It’s at this point that Ben Wyatt realizes the night has gotten stranger than he ever could’ve expected, even in Pawnee. Still, he follows the Duke out of Lot 48 and through the streets of Pawnee. The snow’s started coming down again. It makes the lights twinkle against the falling white flakes. He actually stops a few times to look at the more decorated houses, which means he ends up running after the Duke. Whoever this man is — and Ben’s still not entirely convinced this isn’t Ron being crazier than usual — he can definitely book it.
Eventually they wind up inside JJ’s. The diner is mostly empty, which is unsurprising given the time of night. Ben checks for Leslie anyway, but she isn’t lurking in any booths, and neither is anyone else from the Parks department. The Duke heads straight for a booth in the back and orders two coffees the second a waitress materializes.
“So, son,” the Duke says, “what made you want to end your life this fine evening?” He says this calmly, stirring sugar into his coffee, and this is the moment Ben realizes that there’s no way he’s sitting across the table from the staunches Libertarian he’s ever met.
“What makes you think I was trying to end my life?” The mug is almost too hot between his hands but Ben feels the warmth spreading up through his arms to the rest of his body, and the burning on his palms is okay.
“I know these things. I was sent to rescue you.”
“By taking me out for coffee?” It seems like a strategy for fourteen year old girls to use on their emo boyfriends.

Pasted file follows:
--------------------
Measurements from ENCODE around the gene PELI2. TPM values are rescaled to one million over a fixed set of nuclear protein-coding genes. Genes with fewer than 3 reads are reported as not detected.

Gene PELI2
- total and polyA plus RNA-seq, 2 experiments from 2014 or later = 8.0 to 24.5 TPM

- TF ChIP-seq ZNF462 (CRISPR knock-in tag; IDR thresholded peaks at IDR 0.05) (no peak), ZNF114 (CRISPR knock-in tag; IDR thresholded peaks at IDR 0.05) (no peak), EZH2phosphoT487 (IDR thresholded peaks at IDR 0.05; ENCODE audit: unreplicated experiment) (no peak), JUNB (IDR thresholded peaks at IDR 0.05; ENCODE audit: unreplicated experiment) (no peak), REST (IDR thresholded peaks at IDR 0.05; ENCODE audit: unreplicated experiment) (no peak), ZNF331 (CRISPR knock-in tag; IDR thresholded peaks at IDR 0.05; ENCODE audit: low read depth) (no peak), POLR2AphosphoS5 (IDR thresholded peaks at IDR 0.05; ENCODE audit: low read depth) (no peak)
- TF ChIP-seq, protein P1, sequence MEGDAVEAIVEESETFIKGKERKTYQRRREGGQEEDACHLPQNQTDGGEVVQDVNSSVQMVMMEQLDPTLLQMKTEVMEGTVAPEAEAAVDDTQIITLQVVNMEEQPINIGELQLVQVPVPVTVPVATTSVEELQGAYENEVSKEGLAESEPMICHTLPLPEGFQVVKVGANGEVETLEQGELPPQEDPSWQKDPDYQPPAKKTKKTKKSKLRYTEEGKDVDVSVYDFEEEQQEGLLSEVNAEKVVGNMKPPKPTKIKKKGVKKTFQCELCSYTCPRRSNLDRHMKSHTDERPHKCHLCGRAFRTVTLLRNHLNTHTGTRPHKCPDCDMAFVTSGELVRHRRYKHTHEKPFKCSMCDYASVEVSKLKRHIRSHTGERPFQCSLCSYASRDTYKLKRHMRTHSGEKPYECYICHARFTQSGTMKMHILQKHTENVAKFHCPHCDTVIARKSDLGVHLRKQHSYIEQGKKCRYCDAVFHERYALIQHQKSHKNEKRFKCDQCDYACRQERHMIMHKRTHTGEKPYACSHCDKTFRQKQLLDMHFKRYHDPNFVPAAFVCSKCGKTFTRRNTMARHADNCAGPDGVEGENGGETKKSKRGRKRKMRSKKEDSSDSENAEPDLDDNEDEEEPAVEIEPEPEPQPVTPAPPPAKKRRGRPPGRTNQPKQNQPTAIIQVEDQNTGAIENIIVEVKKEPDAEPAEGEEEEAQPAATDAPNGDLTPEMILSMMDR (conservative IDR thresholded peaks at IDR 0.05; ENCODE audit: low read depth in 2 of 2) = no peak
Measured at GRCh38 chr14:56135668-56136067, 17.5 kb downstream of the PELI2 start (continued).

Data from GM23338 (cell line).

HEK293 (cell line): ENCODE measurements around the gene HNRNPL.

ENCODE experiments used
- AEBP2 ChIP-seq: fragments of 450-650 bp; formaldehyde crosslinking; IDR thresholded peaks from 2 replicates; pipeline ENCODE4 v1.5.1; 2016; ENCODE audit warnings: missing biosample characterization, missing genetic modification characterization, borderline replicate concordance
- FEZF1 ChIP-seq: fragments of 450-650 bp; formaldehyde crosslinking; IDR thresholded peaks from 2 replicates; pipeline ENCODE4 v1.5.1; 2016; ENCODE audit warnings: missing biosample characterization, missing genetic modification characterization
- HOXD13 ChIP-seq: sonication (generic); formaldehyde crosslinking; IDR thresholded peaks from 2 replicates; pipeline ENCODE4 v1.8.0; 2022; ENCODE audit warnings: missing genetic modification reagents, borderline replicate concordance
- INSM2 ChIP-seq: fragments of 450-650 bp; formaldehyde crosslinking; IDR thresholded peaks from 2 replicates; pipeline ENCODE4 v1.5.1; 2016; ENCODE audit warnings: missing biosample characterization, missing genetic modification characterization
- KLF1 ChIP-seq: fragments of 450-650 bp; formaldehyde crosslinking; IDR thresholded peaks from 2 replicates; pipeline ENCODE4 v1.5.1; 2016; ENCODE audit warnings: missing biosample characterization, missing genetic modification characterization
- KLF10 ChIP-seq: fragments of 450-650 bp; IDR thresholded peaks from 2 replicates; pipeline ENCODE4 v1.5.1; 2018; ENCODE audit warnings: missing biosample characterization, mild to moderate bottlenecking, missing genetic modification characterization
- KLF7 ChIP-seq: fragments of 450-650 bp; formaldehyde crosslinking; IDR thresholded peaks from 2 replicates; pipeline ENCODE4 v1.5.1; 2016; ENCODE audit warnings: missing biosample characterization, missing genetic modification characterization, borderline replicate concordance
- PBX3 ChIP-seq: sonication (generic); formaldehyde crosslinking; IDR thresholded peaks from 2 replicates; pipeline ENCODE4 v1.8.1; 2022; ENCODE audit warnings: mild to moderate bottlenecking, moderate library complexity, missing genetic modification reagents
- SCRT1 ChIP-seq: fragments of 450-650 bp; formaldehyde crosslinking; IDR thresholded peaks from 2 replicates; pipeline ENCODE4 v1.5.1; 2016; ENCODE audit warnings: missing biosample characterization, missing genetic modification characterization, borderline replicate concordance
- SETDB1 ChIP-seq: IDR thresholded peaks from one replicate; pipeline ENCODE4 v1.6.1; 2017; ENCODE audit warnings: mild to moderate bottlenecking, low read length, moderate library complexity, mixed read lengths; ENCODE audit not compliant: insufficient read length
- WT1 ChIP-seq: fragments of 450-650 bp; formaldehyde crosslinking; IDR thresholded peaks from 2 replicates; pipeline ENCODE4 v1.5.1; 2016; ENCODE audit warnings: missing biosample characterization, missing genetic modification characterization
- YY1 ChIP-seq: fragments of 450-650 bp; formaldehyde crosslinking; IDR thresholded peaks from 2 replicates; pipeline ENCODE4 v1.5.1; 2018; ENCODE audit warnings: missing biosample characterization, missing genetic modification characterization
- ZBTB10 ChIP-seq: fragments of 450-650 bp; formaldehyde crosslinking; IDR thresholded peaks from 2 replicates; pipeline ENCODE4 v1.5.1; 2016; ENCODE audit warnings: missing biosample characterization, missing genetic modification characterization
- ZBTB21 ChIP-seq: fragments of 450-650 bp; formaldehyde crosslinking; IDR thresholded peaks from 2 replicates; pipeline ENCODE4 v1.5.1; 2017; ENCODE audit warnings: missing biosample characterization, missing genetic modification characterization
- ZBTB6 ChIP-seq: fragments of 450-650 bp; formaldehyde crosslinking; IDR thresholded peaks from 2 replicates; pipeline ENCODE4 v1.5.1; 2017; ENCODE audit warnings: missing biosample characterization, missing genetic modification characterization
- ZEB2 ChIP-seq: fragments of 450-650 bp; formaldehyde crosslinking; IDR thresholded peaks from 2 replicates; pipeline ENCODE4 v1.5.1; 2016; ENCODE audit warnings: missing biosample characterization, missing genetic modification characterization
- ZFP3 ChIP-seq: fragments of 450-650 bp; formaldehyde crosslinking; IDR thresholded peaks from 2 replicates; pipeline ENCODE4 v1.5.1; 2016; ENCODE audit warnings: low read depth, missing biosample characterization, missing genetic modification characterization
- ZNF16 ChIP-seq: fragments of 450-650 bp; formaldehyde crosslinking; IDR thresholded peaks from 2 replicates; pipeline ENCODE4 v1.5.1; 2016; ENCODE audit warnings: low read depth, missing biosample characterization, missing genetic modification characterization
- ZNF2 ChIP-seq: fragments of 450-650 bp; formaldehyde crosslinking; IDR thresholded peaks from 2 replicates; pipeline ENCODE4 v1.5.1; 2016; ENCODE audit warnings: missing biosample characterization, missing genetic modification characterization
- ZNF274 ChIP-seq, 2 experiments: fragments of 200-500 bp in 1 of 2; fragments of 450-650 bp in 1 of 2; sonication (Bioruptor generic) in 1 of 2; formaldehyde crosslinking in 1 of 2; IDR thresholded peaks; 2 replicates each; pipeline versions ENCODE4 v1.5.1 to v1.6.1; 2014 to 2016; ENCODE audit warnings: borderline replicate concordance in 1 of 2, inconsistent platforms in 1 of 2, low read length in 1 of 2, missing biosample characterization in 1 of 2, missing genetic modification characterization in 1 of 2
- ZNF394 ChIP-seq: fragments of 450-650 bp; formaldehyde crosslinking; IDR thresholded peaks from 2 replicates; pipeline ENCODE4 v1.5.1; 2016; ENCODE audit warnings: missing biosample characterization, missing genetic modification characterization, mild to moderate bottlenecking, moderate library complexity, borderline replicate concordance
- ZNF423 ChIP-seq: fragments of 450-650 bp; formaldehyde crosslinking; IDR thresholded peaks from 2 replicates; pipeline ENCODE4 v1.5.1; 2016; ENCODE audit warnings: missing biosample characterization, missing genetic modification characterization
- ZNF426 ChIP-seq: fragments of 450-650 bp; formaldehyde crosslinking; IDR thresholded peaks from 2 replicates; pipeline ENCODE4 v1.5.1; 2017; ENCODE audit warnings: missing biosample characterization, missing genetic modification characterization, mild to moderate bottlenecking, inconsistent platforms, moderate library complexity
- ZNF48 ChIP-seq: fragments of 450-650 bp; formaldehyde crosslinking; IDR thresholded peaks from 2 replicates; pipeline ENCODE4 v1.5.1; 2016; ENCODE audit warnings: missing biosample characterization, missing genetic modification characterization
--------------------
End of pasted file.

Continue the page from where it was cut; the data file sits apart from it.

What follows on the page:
“They sent me from upstairs,” the other man says, waving vaguely in the direction of the ceiling. “They know you get like this sometimes, where you feel like you just need to get out. So what was it this time?”
One of the people sitting at this table is crazy and at this point it’s probably Ben because he only hesitates for a minute before shrugging his shoulders.
“I’m dating this incredible woman. And of course I’m not supposed to date her, but you can’t really keep Leslie from getting what she wants. She’s running for office so we broke up but we started dating again, out in the open, but then her whole campaign went directly to shit. She’s trying to make the best of it, like she does with everything, but her staff has never run a campaign before and they just lost a huge check and there’s no way she can run without it.”
“There’s more than that.”
“Really? You’re going to just drink your coffee and make me tell you my life story?” Ben hasn’t had a sip of coffee yet but he’s wide awake. Maybe caffeine can work by osmosis and he’s experiencing that process now.
“I already know your life story. But it’s not just Leslie’s problems that made you want to die, is it?”
“I didn’t tell you her name.”
“You’re missing the point.”
They sit there in silence for a few minutes after that. Ben drains half of his coffee. Their waitress stops by and the Duke orders a plate full of bacon, as if this night isn’t surreal enough.
“Do you ever get the feeling like you should be doing more by now?” The words sort of lurch out of Ben, almost like he has no control over them. “Like, you had all these plans when you were younger and everything seemed so possible and now you’re just spinning your wheels while you complete a series of meaningless tasks? I don’t think it gets better. No matter what job, it’s like there’s just this ghost of the past and a blank wall up ahead.”
“Which is why you couldn’t take it anymore?”